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Pi: A Biography of the World's Most Mysterious Number [Hardcover]
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Item Number 
416294 






Pages 324
Est. Packaging Dimensions: Length: 1" Width: 6.25" Height: 9.25" Weight: 1.25 lbs.
Binding Hardcover
Release Date Aug 31, 2004
Publisher Prometheus Books
ISBN 1591022002 EAN 9781591022008

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In this delightful layperson's introduction to one of math's most interesting phenomena, Drs Posamentier and Lehmann review p's history from prebiblical times to the 21st century, the many amusing and mindboggling ways of estimating p over the centuries, quirky examples of obsessing about p (including an attempt to legislate its exact value), and useful applications of p in everyday life, including statistics.
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More About Alfred S. Posamentier & Ingmar Lehmann


Alfred S. Posamentier is dean of the School of Education and professor of mathematics education at Mercy College in Dobbs Ferry, New York. Previously, he had the same positions at the City College of the City University of New York for forty years. He has published over fiftyfive books in the area of mathematics and mathematics education, including The Fabulous Fibonacci Numbers (with Ingmar Lehmann). Ingmar Lehmann is retired from the mathematics faculty at Humboldt University in Berlin. For many years he led the Berlin Mathematics Student Society for gifted secondaryschool students, with which he is still closely engaged today. He is the coauthor with Alfred S. Posamentier of The Secrets of Triangles, The Glorious Golden Ratio, and three other books.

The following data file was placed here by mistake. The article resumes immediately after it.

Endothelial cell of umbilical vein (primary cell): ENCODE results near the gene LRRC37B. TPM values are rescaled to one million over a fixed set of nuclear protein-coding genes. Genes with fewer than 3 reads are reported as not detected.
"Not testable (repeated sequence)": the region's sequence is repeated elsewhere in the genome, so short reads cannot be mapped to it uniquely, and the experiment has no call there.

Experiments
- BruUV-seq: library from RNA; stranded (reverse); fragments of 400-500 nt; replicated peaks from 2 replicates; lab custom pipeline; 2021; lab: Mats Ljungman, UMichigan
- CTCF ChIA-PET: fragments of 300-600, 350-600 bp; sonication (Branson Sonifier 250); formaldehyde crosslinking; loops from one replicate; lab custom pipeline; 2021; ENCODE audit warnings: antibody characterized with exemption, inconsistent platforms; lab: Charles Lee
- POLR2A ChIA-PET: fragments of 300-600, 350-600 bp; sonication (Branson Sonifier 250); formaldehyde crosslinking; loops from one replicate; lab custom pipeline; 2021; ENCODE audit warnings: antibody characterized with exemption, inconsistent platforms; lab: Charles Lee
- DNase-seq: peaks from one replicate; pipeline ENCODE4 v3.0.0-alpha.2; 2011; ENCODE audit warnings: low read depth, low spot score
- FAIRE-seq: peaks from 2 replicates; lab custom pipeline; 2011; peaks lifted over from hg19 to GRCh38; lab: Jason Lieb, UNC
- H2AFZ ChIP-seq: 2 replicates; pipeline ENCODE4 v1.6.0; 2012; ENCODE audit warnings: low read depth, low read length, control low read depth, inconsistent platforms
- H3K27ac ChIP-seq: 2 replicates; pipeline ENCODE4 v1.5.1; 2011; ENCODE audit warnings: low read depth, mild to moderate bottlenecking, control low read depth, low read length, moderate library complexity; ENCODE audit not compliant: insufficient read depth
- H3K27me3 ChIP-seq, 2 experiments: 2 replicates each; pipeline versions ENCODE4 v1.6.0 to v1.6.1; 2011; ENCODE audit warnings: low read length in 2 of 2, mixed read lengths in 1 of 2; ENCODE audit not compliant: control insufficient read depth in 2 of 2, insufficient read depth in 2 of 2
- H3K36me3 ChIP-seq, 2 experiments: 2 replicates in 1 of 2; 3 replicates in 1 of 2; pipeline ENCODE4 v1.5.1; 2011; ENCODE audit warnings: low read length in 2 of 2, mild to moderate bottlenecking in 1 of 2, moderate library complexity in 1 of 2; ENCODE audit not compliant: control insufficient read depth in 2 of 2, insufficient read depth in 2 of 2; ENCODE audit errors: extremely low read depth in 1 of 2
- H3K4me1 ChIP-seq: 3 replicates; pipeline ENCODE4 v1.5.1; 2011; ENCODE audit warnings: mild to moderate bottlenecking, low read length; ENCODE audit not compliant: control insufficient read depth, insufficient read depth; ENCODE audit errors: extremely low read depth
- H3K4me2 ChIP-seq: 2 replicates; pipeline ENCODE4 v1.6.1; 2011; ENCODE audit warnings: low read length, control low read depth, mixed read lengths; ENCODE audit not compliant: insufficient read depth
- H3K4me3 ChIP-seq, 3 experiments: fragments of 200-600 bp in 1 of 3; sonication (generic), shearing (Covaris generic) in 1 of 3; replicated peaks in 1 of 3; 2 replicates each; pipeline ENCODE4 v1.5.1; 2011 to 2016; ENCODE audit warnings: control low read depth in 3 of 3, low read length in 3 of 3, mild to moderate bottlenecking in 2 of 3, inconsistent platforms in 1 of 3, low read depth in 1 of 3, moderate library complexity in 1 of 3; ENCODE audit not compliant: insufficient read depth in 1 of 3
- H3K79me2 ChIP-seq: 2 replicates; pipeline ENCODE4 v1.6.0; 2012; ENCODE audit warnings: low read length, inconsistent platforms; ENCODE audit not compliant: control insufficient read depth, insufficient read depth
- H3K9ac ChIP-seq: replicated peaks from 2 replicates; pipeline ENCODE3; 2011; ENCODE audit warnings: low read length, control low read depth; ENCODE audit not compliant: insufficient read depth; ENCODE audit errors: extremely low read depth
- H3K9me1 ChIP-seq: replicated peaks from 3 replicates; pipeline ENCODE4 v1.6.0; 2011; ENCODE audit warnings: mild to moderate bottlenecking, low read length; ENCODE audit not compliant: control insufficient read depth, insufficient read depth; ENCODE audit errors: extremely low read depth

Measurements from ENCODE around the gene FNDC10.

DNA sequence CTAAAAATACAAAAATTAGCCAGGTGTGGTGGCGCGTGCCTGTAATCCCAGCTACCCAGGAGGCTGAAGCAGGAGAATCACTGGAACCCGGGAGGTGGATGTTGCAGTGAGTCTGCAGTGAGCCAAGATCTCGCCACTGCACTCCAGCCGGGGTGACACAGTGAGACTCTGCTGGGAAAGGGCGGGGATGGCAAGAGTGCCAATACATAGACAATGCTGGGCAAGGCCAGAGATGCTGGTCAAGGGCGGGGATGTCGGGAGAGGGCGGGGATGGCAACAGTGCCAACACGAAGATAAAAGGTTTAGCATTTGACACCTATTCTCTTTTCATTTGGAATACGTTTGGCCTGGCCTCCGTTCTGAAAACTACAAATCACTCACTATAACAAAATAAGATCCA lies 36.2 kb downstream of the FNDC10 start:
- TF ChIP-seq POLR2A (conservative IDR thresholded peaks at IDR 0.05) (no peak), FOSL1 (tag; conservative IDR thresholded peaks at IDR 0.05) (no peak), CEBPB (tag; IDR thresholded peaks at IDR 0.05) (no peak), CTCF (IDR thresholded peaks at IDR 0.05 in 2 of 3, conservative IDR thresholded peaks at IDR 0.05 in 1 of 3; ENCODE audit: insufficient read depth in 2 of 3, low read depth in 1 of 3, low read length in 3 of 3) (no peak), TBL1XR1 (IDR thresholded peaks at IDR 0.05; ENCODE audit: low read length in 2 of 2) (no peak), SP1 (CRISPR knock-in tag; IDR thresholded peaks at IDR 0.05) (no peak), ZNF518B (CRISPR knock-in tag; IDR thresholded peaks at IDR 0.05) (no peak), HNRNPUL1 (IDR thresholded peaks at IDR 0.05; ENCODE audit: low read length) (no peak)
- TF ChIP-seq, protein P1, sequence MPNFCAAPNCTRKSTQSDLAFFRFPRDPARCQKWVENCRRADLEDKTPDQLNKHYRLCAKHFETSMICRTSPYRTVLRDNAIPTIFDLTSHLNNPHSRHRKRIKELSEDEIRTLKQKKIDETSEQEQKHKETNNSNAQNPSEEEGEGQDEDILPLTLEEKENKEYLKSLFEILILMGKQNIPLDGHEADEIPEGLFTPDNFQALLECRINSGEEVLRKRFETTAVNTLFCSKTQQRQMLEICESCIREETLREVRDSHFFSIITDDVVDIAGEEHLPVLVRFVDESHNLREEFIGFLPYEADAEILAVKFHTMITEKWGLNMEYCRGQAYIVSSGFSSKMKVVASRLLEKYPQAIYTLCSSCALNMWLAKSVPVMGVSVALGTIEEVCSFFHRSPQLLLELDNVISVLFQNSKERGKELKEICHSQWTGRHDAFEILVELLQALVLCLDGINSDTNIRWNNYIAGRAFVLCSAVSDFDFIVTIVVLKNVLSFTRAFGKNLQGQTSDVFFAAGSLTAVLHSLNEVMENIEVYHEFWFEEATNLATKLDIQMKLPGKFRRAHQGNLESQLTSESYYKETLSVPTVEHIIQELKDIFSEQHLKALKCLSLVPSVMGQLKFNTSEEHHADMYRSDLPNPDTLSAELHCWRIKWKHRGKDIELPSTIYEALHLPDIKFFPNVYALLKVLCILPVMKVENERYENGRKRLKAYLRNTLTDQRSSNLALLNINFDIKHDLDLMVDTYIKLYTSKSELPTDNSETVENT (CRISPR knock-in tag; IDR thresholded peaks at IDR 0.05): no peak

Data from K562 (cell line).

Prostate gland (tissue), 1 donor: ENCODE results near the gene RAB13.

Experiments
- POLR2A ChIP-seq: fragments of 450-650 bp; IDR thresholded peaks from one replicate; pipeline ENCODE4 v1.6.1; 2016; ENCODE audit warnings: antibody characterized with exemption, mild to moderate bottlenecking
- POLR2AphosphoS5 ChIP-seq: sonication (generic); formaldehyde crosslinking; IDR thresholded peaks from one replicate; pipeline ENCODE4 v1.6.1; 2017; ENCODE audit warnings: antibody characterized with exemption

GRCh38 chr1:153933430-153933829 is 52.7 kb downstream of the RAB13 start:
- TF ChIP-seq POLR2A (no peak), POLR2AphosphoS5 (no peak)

Alfred S. Posamentier was born in 1908 and has an academic affiliation as follows  Mercy College, New York, USA City College of the City University of Ne.
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Reviews  What do our customers think?
 Fascinating, But Not For Everyone! Aug 20, 2008 
I think 'fascinating' is a good word for this book, but it is probably not for everyone. I liked it, but my wife's eyes glaze over when I tell her about it. It is written in an understandable fashion and does not try to snow the average person or go into too much detail. If it did, I would have put it down. The authors are excited about the subject and want to communicate that excitement to the readers. I think they did a good job of it, but the fact is that you really have to be a math fan to like this book.
Let me give you a flavor of the book. For example, by how much would the addition of a single meter to an imaginary band about the earth raise that band above the earth? If you would say something like a micrometer, that would be a good intuitive answer (at least what I would have said) but incorrect. The surprising answer (which I will let the book reveal) has nothing to do with how big the original circle is, but relates instead to only how much the circumference is changed and the constant of pi.
The book gives a history of how pi is calculated, all the way back to Archimedes and, later, Euler who might have been the most brilliant mind in the history of math. His famous formula the natural log e raised to the power of pi times i = 1 was mentioned in the book and well it should have. How does an irrational number raised to an irrational, imaginary power result in a real, rational number? In passing, the book explored how an imaginary number of i raised to the power of i can come out to a real number. (This involves natural log e being raised to a power of pi). Where did these amazing formulas and continued fractions for pi come from? Some of the formulas are astounding! It is also shown that pi is related to integers in certain formulas that have nothing to do with circles!